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Exxon keeps buy-backs on the agenda in spite of oil falls

Financial Times

By Ed Crooks in London

Published: May 1 2009 03:00 | Last updated: May 1 2009 03:00

ExxonMobil, the world’s biggest oil company by market capitalisation, has set itself apart from its US and international rivals by continuing with a multibillion-dollar share buy-back programme.

In the first quarter of 2009, the company bought back $7bn worth of shares to reduce the number in issue, and paid out almost $2bn in dividends, running down its cash pile by about $6bn.

However, it said its financial strength meant it was “not constrained” in its ability to take advantage of investment opportunities.

Exxon gave details of its buy-backs as it reported a 58 per cent drop in profits for the quarter, following similar declines by the Europeans BP and Royal Dutch Shell, as a result of the plunge in oil prices.

BP, Shell and Chevron, the second largest US oil company, have all largely discontinued share buyback programmes put in place at a time crude prices were soaring.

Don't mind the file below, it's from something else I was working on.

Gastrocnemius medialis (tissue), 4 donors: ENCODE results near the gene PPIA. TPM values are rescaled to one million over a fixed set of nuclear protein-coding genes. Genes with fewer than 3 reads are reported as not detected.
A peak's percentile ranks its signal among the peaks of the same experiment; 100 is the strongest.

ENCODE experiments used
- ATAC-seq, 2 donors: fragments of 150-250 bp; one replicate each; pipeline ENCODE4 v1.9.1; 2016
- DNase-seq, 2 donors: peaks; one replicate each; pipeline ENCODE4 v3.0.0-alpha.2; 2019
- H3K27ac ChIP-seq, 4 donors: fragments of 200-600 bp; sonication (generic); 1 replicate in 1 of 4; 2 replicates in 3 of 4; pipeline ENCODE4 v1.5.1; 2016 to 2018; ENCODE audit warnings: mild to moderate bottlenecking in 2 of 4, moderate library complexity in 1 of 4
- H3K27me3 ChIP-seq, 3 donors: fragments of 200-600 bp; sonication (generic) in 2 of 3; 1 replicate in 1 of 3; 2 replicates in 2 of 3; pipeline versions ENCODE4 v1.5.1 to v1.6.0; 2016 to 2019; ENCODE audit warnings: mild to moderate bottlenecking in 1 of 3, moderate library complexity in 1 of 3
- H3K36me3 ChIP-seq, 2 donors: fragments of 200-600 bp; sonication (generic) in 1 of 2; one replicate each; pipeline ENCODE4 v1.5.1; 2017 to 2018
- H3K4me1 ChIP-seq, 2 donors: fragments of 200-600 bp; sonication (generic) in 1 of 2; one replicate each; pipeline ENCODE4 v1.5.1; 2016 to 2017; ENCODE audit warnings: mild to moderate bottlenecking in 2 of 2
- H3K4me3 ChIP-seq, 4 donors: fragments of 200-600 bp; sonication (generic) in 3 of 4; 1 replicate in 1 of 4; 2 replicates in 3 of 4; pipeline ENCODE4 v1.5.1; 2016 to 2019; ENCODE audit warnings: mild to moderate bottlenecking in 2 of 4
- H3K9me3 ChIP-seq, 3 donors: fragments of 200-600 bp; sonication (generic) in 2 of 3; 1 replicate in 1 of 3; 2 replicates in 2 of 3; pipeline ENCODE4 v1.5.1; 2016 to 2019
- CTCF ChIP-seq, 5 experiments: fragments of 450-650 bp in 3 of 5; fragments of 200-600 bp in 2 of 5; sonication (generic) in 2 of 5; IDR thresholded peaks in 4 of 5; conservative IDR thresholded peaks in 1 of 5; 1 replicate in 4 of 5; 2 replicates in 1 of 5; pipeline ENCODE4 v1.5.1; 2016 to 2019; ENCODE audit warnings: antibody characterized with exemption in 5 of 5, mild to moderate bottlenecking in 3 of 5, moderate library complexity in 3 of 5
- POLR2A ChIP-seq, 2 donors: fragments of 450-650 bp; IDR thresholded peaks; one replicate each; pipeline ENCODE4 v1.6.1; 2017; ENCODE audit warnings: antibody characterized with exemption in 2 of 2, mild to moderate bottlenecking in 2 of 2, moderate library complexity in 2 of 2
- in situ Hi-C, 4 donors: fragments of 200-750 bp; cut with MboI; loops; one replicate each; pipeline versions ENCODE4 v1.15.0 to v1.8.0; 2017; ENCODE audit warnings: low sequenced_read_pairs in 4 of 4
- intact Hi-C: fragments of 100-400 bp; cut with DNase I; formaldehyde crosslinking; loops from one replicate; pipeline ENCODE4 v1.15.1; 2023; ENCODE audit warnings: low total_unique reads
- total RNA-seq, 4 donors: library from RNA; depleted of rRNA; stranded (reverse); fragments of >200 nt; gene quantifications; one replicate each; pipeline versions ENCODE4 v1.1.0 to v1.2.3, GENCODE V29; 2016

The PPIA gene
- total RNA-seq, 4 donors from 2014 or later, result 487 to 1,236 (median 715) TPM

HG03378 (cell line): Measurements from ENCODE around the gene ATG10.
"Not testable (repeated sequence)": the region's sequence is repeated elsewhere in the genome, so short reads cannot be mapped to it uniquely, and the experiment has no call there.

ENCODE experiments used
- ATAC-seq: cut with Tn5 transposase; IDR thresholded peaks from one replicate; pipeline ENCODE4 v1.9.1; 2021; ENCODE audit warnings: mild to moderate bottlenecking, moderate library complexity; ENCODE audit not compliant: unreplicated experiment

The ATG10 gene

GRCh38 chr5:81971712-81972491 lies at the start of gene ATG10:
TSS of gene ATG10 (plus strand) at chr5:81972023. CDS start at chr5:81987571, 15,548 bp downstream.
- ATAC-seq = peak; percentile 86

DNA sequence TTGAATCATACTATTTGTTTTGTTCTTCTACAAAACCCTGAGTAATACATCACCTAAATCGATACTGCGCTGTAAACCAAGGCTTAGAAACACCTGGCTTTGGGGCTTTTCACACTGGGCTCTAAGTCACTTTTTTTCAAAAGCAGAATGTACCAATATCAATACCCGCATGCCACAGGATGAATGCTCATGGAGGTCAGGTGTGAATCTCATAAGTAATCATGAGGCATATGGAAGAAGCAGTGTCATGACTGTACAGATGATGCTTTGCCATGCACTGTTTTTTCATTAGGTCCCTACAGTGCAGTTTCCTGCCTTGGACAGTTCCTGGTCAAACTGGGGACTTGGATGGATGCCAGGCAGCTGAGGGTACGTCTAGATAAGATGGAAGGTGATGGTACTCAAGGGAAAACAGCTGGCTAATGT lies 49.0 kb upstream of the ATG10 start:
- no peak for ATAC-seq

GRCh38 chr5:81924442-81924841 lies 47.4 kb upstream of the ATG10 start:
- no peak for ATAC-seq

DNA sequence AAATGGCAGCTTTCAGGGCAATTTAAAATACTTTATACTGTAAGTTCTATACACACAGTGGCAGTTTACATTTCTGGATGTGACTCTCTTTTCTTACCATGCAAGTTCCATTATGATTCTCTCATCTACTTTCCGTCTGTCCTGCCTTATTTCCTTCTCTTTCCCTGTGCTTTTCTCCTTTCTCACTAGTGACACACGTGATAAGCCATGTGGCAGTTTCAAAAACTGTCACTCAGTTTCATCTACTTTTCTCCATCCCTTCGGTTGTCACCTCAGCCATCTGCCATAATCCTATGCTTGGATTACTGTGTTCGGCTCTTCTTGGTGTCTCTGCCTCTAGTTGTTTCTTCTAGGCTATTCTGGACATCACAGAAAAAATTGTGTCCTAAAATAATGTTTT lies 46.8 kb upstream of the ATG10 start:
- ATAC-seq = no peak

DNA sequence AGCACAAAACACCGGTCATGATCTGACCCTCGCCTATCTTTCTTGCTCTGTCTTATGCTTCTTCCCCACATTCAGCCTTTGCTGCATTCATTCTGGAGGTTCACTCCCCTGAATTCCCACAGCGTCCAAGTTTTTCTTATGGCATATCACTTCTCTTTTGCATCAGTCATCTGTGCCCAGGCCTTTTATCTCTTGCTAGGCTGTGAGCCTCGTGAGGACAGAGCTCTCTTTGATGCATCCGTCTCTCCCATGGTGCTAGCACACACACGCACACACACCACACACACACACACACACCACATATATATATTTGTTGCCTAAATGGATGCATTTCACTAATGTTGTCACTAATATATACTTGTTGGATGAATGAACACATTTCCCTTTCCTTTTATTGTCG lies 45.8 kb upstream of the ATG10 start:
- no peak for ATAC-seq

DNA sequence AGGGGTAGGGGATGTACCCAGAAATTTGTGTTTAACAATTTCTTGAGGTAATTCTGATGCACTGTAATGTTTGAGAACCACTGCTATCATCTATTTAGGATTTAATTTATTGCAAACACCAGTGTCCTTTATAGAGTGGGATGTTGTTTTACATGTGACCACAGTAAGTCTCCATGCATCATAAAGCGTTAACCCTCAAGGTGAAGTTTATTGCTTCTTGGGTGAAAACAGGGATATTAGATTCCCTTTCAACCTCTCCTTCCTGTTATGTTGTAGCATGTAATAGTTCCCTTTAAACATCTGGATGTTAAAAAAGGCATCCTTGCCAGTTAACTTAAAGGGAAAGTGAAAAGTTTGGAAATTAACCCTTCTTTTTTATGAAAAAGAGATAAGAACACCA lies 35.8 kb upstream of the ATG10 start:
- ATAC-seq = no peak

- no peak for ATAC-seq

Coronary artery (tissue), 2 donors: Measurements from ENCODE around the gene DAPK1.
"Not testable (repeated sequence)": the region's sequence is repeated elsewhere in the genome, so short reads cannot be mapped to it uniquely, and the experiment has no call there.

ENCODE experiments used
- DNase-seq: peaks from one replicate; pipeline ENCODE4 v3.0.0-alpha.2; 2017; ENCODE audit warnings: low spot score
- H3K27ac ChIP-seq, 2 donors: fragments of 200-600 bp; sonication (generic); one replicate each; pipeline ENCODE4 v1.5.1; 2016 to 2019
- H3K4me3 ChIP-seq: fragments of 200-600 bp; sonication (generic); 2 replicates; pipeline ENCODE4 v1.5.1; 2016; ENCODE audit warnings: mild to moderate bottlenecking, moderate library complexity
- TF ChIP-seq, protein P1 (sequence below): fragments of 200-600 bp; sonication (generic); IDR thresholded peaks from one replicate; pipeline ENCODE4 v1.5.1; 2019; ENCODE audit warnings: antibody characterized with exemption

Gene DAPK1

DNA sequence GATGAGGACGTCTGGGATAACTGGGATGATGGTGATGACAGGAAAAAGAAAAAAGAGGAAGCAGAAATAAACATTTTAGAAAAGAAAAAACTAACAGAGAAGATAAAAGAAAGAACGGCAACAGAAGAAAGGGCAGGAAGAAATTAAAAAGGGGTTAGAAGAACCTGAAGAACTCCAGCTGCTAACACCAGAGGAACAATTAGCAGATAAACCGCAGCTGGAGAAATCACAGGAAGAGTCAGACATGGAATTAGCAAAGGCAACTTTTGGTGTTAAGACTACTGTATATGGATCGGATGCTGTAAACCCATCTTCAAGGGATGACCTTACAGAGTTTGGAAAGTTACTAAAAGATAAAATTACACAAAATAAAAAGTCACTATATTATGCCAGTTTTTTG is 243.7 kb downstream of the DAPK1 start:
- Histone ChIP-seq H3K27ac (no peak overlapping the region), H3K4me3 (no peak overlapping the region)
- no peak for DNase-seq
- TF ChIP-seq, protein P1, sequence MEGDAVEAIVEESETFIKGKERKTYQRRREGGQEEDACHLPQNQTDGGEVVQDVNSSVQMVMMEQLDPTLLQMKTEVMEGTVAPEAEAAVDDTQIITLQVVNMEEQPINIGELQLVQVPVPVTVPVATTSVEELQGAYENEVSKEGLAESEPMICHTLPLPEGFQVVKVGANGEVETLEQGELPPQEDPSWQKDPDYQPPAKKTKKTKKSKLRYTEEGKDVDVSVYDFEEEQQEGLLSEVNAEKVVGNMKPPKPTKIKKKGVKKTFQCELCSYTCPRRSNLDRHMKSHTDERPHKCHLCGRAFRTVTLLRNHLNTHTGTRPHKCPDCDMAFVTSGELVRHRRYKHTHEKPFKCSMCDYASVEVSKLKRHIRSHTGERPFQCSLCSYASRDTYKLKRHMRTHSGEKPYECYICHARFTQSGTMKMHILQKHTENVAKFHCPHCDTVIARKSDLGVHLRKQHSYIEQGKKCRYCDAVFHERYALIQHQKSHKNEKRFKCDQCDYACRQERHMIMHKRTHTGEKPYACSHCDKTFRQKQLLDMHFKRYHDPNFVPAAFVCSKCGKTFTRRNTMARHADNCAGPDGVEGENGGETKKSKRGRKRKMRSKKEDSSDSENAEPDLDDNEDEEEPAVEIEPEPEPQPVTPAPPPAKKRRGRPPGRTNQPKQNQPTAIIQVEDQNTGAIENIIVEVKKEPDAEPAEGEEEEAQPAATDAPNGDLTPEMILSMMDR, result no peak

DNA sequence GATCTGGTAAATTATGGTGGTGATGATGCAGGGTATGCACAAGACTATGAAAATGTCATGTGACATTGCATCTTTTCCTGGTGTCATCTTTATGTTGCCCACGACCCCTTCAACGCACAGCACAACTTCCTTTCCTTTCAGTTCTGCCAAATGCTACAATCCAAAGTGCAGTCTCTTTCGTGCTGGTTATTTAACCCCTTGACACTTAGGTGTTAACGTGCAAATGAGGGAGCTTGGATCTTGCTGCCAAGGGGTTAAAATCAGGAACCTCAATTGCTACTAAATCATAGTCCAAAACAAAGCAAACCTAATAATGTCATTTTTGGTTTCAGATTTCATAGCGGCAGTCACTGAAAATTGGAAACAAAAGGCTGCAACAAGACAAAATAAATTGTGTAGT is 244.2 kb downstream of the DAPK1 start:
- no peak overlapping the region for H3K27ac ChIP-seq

Exxon has also distinguished itself with strong growth in dividends. The first quarter dividend of $0.40 per share was 14 per cent higher than for the equivalent period of 2008, and the second quarter dividend of $0.42, announced on Wednesday, was 5 per cent higher over the year.

Chevron, which reports first quarter results today, kept its second quarter dividend at last year’s level.

Ken Cohen, Exxon’s vice-president of public affairs, said the volatility in the oil price, which had led many companies in the industry to defer investment plans and cut jobs, were the “supreme test of a company’s business model”, but Exxon’s strategy “remains unaltered”.

Net profit was $4.55bn, down from a record $10.89bn in the equivalent period of 2008, with falling oil prices responsible for the bulk of the decline.

In spite of that decline, Mr Cohen said Exxon was sticking to its planned capital spending programme of $29bn this year.

Cash flow from operations was $9bn in the quarter, which fell well short of the total of $9bn of distributions to shareholders and $5.8bn of capital spending. As a result, Exxon’s gross cash position shrank from $31bn at the end of 2008 to $25bn at the end of the first quarter. Debt stood at about $9bn.

The company plans a further $5bn worth of buy-backs in the second quarter.

Nevertheless, Mr Cohen said Exxon was “still well-positioned to take advantage of any opportunities that would present themselves in the market place”.

Unlike BP, which on Tuesday reported a sharp fall in costs, Exxon said costs in exploration and production rose $300m compared with the first quarter of 2008.

David Rosenthal, vicepresident of investor relations, said that also reflected the company’s stability.

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